|Type||Submarine-launched ballistic missile|
|Place of origin||United States|
|Used by||United States Navy, Royal Navy|
|Variants||A-1, A-2, A-3, Chevaline|
|Specifications (Polaris A-3 (UGM-27C))|
|Mass||35,700 lb (16,200 kg)|
|Height||32 ft 4 in (9.86 m)|
|Diameter||4 ft 6 in (1,370 mm)|
|Warhead||1 x W47, 3 × W58 thermonuclear weapon|
|Blast yield||3 × 200 kt|
|Engine||First stage, Aerojet General Solid-fuel rocket|
Second stage, Hercules rocket
|2,500 nautical miles (4,600 km)|
|Maximum speed||8,000 mph (13,000 km/h)|
|Accuracy||CEP 3,000 feet (910 m)|
|Ballistic missile submarines|
In the mid-1950s the Navy was involved in the Jupiter missile project with the U.S. Army, and had influenced the design by making it squat so it would fit in submarines. However, they had concerns about the use of liquid fuel rockets on board ships, and some consideration was given to a solid fuel version, Jupiter S. In 1956, during an anti-submarine study known as Project Nobska, Edward Teller suggested that very small hydrogen bomb warheads were possible. A crash program to develop a missile suitable for carrying such warheads began as Polaris, launching its first shot less than four years later, in February 1960.
As the Polaris missile was fired underwater from a moving platform, it was essentially invulnerable to counterattack. This led the Navy to suggest, starting around 1959, that they be given the entire nuclear deterrent role. This led to new infighting between the Navy and the U.S. Air Force, the latter responding by developing the counterforce concept that argued for the strategic bomber and ICBM as key elements in flexible response. Polaris formed the backbone of the U.S. Navy's nuclear force aboard a number of custom-designed submarines. In 1963, the Polaris Sales Agreement led to the Royal Navy taking over the United Kingdom's nuclear role, and while some tests were carried out by the Italian Navy, this did not lead to use.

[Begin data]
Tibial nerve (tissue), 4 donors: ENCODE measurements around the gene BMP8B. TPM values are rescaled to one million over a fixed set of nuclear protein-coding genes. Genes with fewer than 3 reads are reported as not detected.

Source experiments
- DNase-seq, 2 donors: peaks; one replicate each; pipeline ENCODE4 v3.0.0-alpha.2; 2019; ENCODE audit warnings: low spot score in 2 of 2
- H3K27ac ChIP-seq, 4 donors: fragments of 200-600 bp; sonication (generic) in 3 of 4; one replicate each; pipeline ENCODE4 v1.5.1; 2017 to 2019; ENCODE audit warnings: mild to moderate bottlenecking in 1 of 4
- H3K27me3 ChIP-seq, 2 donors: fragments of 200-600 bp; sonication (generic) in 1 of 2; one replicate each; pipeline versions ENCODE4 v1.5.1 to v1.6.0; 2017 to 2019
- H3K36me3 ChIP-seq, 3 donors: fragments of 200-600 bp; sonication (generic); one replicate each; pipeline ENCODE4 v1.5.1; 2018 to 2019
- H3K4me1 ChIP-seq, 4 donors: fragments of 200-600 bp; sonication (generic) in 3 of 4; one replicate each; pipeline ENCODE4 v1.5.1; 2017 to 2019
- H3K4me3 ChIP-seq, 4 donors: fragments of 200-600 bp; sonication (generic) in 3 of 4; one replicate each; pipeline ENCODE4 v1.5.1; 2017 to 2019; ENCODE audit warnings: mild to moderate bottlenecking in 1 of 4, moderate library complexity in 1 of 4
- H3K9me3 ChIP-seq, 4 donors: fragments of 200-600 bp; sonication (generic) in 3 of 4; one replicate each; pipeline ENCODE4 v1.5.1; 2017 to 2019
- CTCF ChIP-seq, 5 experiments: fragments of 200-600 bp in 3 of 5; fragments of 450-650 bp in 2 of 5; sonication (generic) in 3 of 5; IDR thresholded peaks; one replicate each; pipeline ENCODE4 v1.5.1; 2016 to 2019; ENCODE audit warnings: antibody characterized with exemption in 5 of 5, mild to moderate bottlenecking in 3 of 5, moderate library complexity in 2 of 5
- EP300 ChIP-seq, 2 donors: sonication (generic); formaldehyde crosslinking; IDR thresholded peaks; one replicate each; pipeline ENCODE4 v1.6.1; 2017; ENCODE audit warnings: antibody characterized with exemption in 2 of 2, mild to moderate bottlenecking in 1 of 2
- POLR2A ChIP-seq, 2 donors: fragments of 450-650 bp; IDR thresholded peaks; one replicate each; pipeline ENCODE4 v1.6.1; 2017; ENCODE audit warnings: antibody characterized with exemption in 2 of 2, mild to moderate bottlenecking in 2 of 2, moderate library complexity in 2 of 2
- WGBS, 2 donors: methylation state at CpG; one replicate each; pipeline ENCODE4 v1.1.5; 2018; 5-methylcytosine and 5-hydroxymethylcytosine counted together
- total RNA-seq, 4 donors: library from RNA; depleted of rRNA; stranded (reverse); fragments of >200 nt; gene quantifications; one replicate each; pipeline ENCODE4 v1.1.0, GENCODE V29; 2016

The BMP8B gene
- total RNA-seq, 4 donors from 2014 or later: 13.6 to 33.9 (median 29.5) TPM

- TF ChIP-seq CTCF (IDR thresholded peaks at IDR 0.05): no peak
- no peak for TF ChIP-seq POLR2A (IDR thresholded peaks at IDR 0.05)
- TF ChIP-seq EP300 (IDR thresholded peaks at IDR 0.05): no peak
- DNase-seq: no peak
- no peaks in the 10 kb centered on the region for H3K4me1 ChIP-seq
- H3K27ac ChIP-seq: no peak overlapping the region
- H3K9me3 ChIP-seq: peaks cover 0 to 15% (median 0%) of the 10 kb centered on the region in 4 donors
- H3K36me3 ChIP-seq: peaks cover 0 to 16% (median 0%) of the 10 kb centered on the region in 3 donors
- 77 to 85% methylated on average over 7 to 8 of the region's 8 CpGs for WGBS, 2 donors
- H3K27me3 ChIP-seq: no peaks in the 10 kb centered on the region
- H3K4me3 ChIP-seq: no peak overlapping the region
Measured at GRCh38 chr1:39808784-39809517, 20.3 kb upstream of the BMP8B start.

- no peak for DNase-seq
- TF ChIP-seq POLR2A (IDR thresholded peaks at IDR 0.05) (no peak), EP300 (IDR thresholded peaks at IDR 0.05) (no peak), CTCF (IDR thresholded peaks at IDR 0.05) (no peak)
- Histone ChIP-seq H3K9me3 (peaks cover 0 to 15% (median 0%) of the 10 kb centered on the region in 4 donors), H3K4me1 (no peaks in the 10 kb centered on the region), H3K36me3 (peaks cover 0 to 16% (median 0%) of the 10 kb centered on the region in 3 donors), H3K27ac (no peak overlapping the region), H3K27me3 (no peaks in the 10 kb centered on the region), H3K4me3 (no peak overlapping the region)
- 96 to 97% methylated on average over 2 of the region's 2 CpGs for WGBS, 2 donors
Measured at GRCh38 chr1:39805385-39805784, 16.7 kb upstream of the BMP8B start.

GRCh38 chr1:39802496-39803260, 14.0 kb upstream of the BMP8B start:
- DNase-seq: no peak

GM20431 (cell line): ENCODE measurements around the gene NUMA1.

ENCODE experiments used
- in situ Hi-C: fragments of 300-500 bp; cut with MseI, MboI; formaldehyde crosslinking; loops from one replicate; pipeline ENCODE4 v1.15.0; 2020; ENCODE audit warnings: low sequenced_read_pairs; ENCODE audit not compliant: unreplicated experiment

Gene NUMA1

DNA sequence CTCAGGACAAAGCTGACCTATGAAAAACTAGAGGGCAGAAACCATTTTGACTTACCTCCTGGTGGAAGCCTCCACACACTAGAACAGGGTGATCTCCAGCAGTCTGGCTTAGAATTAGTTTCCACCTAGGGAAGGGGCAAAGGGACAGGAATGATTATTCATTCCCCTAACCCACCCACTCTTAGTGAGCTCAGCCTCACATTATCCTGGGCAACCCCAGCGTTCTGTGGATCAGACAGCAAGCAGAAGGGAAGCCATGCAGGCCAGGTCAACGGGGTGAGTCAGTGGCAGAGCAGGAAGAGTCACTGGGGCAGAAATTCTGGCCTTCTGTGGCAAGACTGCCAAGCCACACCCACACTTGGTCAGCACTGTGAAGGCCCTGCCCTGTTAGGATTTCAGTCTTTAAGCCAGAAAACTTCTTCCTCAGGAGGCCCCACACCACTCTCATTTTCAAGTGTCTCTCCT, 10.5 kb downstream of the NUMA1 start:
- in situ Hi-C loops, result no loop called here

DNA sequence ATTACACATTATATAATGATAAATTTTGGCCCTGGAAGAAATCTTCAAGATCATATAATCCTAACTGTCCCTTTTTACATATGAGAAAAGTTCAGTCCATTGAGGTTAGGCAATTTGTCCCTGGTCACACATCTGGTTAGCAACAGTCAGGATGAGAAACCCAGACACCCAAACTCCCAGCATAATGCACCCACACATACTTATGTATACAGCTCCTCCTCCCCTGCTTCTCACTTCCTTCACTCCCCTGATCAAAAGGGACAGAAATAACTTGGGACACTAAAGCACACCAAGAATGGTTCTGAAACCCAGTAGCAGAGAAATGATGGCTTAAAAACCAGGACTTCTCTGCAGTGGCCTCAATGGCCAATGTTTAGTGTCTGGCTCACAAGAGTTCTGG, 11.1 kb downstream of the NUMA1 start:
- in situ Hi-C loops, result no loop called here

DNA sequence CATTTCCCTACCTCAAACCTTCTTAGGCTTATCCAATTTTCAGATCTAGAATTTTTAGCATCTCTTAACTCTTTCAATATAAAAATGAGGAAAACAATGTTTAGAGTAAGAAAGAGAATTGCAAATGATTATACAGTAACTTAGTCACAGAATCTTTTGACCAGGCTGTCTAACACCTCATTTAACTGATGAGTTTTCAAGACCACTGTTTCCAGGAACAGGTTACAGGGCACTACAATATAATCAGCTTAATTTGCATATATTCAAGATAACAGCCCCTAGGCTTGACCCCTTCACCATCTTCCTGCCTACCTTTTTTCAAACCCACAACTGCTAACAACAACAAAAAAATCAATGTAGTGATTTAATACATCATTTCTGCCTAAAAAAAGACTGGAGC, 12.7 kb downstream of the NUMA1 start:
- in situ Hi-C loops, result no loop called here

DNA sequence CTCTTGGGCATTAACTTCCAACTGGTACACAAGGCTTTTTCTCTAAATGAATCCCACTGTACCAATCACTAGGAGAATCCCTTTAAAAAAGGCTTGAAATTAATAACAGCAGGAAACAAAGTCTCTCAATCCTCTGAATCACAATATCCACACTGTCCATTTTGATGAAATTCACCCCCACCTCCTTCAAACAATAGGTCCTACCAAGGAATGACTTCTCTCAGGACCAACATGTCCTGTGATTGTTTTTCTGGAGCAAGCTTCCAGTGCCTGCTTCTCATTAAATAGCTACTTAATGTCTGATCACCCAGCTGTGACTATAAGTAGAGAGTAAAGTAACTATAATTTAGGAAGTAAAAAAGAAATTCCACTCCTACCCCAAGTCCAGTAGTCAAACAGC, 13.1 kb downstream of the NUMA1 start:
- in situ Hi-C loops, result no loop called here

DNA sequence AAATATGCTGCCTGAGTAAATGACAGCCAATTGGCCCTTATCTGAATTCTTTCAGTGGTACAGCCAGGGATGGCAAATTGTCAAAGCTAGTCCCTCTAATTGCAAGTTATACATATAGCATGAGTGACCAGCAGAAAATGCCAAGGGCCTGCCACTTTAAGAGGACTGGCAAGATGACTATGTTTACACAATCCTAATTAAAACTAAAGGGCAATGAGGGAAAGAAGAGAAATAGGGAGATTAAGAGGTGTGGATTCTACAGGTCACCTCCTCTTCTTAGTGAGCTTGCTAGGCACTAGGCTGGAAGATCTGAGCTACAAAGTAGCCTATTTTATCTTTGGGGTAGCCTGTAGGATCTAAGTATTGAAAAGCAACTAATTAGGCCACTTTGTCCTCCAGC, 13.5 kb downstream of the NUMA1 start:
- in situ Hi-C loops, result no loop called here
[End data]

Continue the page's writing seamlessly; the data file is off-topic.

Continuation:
The Polaris missile was gradually replaced on 31 of the 41 original SSBNs in the U.S. Navy by the MIRV-capable Poseidon missile beginning in 1972. During the 1980s, these missiles were replaced on 12 of these submarines by the Trident I missile. The 10 George Washington- and Ethan Allen-class SSBNs retained Polaris A-3 until 1980 because their missile tubes were not large enough to accommodate Poseidon. With USS Ohio beginning sea trials in 1980, these submarines were disarmed and redesignated as attack submarines to avoid exceeding the SALT II strategic arms treaty limits.
The Polaris missile program's complexity led to the development of new project management techniques, including the Program Evaluation and Review Technique (PERT) to replace the simpler Gantt chart methodology.